Jenny LEGRAND (Working around 1800 – 1835)
Mother preparing a fish meal and playing with his son
Oil on panel
Signed and dated ‘1814’ lower right
45,5 x 55,5 cm
Exhibition: 1814, Salon of Paris under the number 615, An interior
Few biographical details are known to us about this artist, yet almost continuously exhibited at the Salon from 1801 to 1831.
Born in Paris, she was a pupil of the painter François Leroy de Liancourt (1741-1835), specializing in kind pastoral scenes.
She exercises, in genre painting under the Empire and the Restauration, in a personal style, the domestic interiors (kitchens, barns …) in peaceful and silent atmosphere, animated by one or some characters, Few biographical details are known to us about this artist, yet almost continuously exhibited at the Salon from 1801 to 1831.
Born in Paris, she was a student of painter François Leroy de Liancourt (1741-1835), specializing in pastoral kind of genre scenes.
It exercises, in genre painting under the Empire and the Restoration, in a style all its own, the domestic interiors (kitchens, barns …) in peaceful and silent atmosphere, animated by one or some characters, reminiscent, both in smooth and neat invoice in the theme, reminiscent of the Flemish paintings from the early seventeenth century.
In general, the critics of the time praise her precise and meticulous faculties imitation of everyday objects, but consider her somewhat laborious style. Indeed, while excelling in the rendering of the brass, baskets, glazed stoneware pottery, linens, brooms or food, she performs her figures with less verve. But these are the objects that are the stars of her compositions, and graceful exercise works in real final seduction.
Outside the Salon of Paris, Mademoiselle Legrand regularly participates in province Salons and exhibitions, particularly in the north like Lille, Douai, Arras and Cambrai region probably very sensitive to the Flemish atmosphere of her compositions; she also won several medals and awards in the 1820s. Another sign of recognition of his talents, the presence of two of his paintings in the collection of the Duchess of Berry, who buys an Interior of a kitchen at the occasion of the Salon of 1819, and an Interior of a barn dated 1821, both lithographed by Féréol Bonnemaison.
At the 1814 Salon, where she is resident at the 20, rue des Moulins in Paris, she is virtually the only artist to exhibit this type of ‘rustic’ Flemish inspiration paintings; this edition of the show will also comprising almost no lifes or intimate genre scenes. This style is generally not very present in France in the early nineteenth century, its main representatives being Martin Drolling or Marc-Antoine Bilcoq, and Jean-Baptiste Charpentier, the latter being more rooted in the eighteenth century. However, these artists put more value in the characters of their compositions than does Jenny Legrand.
The range of our paintings, relatively off and in brown tones, remind the Lenain brothers.
A young mother prepares a meal of seafood; in a dish of prawns or scampi, she draws some to put them into the hat for his son came begging. Spread on a table, there are three soles and a river fish, a carp, recognizable by its large scales and its hollow tail, while a cart overturned escape sardines. This type of rustic scene with adults and children is often found in the paintings of Gaspard Gresly (1712-1756), Franche-Comté artist specialized in depictions of ordinary people.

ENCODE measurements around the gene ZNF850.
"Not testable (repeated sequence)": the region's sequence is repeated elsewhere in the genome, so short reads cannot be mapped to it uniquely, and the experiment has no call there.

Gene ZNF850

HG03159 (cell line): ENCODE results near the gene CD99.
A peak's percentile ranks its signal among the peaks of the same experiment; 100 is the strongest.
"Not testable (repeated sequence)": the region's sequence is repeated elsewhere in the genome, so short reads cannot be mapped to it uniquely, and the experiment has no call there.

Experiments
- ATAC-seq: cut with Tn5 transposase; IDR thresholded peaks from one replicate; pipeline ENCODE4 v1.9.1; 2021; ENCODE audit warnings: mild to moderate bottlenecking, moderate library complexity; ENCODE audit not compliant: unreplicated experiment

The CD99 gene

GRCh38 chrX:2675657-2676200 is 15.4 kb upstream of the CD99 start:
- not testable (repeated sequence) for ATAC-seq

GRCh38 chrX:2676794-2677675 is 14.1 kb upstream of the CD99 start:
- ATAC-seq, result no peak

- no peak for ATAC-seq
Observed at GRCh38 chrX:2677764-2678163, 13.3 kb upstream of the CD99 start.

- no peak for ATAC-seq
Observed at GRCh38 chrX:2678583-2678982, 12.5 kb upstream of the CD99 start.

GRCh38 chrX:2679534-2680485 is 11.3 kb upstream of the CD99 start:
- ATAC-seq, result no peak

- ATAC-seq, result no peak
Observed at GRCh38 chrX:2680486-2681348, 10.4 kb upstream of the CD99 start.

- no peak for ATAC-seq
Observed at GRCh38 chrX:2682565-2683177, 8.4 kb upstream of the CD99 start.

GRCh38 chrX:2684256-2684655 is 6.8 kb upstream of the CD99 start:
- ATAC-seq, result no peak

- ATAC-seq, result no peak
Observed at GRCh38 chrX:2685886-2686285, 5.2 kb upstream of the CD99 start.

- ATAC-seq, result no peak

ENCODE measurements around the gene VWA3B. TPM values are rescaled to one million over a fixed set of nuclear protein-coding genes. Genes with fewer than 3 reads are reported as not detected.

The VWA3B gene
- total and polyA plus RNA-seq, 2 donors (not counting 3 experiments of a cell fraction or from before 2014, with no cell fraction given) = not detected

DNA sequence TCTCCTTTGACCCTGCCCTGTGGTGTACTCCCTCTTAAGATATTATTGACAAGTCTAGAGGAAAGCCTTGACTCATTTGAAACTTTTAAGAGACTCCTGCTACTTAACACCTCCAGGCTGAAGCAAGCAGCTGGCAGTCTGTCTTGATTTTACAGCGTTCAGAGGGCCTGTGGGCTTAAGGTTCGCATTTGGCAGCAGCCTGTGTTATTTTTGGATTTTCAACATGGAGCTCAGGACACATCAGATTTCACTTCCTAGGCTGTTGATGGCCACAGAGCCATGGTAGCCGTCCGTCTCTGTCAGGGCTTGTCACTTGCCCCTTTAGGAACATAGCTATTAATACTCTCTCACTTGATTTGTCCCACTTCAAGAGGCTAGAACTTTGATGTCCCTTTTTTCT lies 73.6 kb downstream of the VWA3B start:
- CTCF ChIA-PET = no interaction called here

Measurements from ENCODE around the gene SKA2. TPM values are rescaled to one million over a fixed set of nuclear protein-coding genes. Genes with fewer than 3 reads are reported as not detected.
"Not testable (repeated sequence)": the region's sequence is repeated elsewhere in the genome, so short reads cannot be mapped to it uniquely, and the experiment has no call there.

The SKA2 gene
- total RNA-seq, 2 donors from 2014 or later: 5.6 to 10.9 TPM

The Salon handbook indicates that the number 615 was “executed by the new process invented by Mr. Paillot Montabert” which itself exhibited two paintings with his process. This painter from Troyes (1771-1849), who was a pupil of neoclassical Benoît Suvée and Jaques-Louis David in the early nineteenth century, is more remained in the history of art as a theorist, with several books including the best known is the ‘Complete Treatise on painting‘. But he obtained at the time a certain reputation as a modernizer of encaustic painting, according to a new process which he will tirelessly claimed authorship, and that would have convinced such seasoned artists like Jean Alaux, François Édouard Picot and Abel Pujol.
Paillot had a theory that the painting since ancient times knows a decline that was only amplify after Raphael’s death. This decline was due in particular by abandoning encaustic – art that is defined not by the use of wax but by the use of ‘cauterium (lit stove) for merging and making a homogeneous background or primer, with waxes, dyes and resins that made up the whole. ‘
This technique was used on rigid and absorbent substrates, wood in particular; in short, it was, with the aid of a heating system, to merge different layers of paint, to ultimately do not have one. The method had many advantages such as easy retouching, relief and transparency, excellent color stability and moisture resistance or worm attacks. But his preparation time required and its application a real know-how. Among the followers of this technique, we find Eugene Delacroix (with for example the picture of Saint-Sulpice Jacob Wrestling with the Angel), or Jasper Johns closer to us.
The Musée Fabre in Montpellier retains the third panel as Mademoiselle Legrand exhibited at the Salon under No. 614, then titled Household utensils and vegetables – we see a young woman playing with her child. In the catalogue of the works exhibited in the museum written by André Joubin in 1926, painting, wearing the number 650, is titled Kitchen interior and described as follows: ‘In the foreground, vegetables, lobster, Kitchenware. At bottom right, a young woman and her child’